“From the day I read about Allen from the back cover of his latest book, Oorah!, I was intrigued. It may be my destiny, but Allen’s life is exactly what I have wanted to do with my own life.

“Later that week, I discovered I was going to meet him. That meeting was an awakening for me–like shifting from a black-and-white life to finding light and color. Allen taught me that no matter what choices we make, we can always choose to be independent.

“Allen didn’t let circumstances define his character. After an extraordinary life, shining brightly on everyone he met, you would expect him to burn out. BUT NO. He has burned even brighter.

“Through Allen, I haven’t just learned how to be a jazz artist or a vigilant writer. I’ve learned that when life is bullying, you strike back. You are in control of your story, so take charge of your fortune. Just like Allen.”

Carter, age twelve

Carter’s precociousness was expressed in other ways. The most memorable moment occurred when I mentioned my splintered speech. “I’m not going to die tomorrow,” I said, “but my health is in decline.” I realized I was in precarious territory—certainly unfamiliar for a twelve-year-old. “Carter, I’m not sure why I told you this. Does this conversation make you uncomfortable?”

He thought for a moment. “I’m sad,” he said, “but I know death is part of life, and something we all have to embrace.”

I was silenced by awe. How could a boy be graced with such wisdom?


Our relationship continued to grow. One day, I was invited into their home. Teona began by guiding me to the basement, which featured a battered upright piano. We all played: Carter, Lincoln, Pierce, Monroe, and me.

The sound was muffled and out of tune. Many of the keys were chipped. Although I said nothing, an idea was cooking.

“We know it’s not the best instrument,” Teona said. “But we have to watch our pennies carefully. One day, we dream of getting a baby grand.”

For Teona to say “it’s not the best instrument” was a euphemism.

The idea clicked. The next day, I was on the hunt for a decent piano. I found several, but a polished ebony baby grand made my heart sing.

The following day, I called Teona. “Before I say anything, keep this in mind. You will be tempted to say, ‘This is too much.’ Don’t. Instead, know this is not about you; it’s about me. I want the opportunity to give you a baby grand. I’m able to do it, and the gift gives me joy. And that’s the end of the story.”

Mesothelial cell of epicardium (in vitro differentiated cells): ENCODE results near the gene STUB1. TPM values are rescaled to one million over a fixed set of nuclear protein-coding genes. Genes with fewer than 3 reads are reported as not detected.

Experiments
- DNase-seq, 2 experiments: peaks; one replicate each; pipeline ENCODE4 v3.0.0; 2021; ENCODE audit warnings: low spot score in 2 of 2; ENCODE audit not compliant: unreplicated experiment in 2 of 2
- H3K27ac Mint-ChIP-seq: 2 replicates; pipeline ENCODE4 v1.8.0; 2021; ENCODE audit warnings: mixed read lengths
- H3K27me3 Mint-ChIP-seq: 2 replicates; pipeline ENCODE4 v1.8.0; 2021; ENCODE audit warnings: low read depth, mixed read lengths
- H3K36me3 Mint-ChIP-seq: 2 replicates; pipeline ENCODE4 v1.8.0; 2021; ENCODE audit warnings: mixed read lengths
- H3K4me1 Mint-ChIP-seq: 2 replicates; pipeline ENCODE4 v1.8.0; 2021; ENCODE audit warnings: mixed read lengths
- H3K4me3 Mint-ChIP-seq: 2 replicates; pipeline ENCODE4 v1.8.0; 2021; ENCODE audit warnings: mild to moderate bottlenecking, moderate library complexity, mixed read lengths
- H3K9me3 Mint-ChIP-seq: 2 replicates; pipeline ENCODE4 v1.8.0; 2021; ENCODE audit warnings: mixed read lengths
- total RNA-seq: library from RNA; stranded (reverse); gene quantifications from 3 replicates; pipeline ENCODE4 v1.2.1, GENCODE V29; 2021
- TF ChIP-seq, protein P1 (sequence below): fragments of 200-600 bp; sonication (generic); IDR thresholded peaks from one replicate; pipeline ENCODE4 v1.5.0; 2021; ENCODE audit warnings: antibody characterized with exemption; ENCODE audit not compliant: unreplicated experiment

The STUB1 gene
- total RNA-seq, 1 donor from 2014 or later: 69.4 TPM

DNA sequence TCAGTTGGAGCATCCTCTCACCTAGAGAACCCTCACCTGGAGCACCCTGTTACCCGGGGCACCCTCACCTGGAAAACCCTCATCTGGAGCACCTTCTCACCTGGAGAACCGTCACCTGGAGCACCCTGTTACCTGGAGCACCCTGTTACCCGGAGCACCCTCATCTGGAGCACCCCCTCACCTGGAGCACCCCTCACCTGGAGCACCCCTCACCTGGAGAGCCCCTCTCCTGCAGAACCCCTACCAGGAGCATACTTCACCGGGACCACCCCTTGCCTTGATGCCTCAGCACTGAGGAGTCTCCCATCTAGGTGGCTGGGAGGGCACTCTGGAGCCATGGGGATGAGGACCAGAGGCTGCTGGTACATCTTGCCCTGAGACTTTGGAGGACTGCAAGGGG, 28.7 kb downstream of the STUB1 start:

I invited Teona and the children to visit two local piano stores and  play several instruments I liked. Teona pretended to prefer the less expensive instruments, a tactic I ignored. In the end, I bought the baby grand I loved and had it shipped.

The following day, I received a lengthy email from Teona—what I called a “love letter.”

In the last paragraph, she mentioned my penchant for curiosity. That was in reference to an earlier conversation when I defined myself by three qualities: Integrity, creativity, and curiosity.

Teona at her baby grand

“The piano just proves all I have thought about you since the beginning,” she wrote. “You are a caring human, willing to pause to learn about others. This must be the curious side of you. Then you pour into your new friends with your time and talents. And finally, you ask yourself how you might make an impact on our family. This piano is a gift that will literally keep giving for generations. As each of our children progress in their piano skills, we will have the good fortune to hear their hard work on a high-quality instrument. We will think of you every time we scoot in the bench to begin a song. Not just the gift of a piano; we will be reminded to always take time for people, to share our talents liberally, and to be generous with our resources.

Allen, you are a gift!

Thank you, Teona


My time with Teona and her family has taught me a lesson. I’m amazed by the virtues of openness and transparency. What magic evolves when we are willing to be real. It didn’t take me long to fall in love. I was immediately taken by Teona’s openness. It was as though neither of us had anything to prove.

 When superficiality is stripped away, when I no longer have the urge to brandish my accomplishments, I become a human being—present and vulnerable. This lesson has me grieving for all the potential friendships that slipped away.

Has death at my doorstep given me a more open heart? Probably. But imagine the magnitude of my circle of fellowship if I were real in the early years of my life. Oh, to be an “old soul,” a person who has the wisdom to say, “Hi. I’m so glad to meet you. Please tell me who you are.”

I think Teona and Carter are old souls—and  perhaps her younger children as well though it’s too early to know for sure.

The challenge is to become real as soon as possible. In the words of  The Velveteen Rabbit as written by Margery Williams, being real “doesn’t happen often to people who break easily, or have sharp edges, or who have to be carefully kept.” How I grieve for all the years when my edges were sharp. I have no time for that silliness now.

I only have time to be real.